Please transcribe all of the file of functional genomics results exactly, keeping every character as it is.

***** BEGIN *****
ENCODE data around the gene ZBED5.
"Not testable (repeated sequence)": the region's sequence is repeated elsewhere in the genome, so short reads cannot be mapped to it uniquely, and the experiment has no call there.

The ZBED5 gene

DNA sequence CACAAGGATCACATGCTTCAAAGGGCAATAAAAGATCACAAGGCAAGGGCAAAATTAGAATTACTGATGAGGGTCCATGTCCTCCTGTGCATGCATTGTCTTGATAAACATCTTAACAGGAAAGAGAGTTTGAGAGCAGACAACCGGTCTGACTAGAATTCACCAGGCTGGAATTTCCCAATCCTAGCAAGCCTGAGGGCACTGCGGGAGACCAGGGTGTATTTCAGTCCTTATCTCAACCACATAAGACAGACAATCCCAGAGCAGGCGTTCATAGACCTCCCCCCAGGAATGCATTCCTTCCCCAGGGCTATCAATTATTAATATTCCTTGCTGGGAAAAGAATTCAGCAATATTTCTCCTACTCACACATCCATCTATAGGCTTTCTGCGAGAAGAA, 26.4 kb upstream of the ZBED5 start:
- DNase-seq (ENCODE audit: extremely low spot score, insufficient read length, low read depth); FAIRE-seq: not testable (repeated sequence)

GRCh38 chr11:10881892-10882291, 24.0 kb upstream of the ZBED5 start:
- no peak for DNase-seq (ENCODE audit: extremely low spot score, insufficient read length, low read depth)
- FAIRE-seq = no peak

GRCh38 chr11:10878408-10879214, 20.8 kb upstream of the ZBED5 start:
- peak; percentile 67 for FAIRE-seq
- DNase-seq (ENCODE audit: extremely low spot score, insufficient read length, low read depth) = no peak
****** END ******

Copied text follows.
ENCODE data around the gene ZBED5.
"Not testable (repeated sequence)": the region's sequence is repeated elsewhere in the genome, so short reads cannot be mapped to it uniquely, and the experiment has no call there.

The ZBED5 gene

DNA sequence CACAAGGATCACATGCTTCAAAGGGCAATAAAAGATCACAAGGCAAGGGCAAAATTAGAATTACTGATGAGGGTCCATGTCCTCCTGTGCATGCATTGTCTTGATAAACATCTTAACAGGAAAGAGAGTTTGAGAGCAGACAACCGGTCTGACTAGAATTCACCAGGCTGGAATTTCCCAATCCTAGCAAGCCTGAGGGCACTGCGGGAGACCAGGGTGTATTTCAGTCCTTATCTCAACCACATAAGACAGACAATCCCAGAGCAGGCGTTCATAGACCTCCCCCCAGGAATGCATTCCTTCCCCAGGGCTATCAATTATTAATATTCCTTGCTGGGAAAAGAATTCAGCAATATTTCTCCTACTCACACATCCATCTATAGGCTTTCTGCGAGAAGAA, 26.4 kb upstream of the ZBED5 start:
- DNase-seq (ENCODE audit: extremely low spot score, insufficient read length, low read depth); FAIRE-seq: not testable (repeated sequence)

GRCh38 chr11:10881892-10882291, 24.0 kb upstream of the ZBED5 start:
- no peak for DNase-seq (ENCODE audit: extremely low spot score, insufficient read length, low read depth)
- FAIRE-seq = no peak

GRCh38 chr11:10878408-10879214, 20.8 kb upstream of the ZBED5 start:
- peak; percentile 67 for FAIRE-seq
- DNase-seq (ENCODE audit: extremely low spot score, insufficient read length, low read depth) = no peak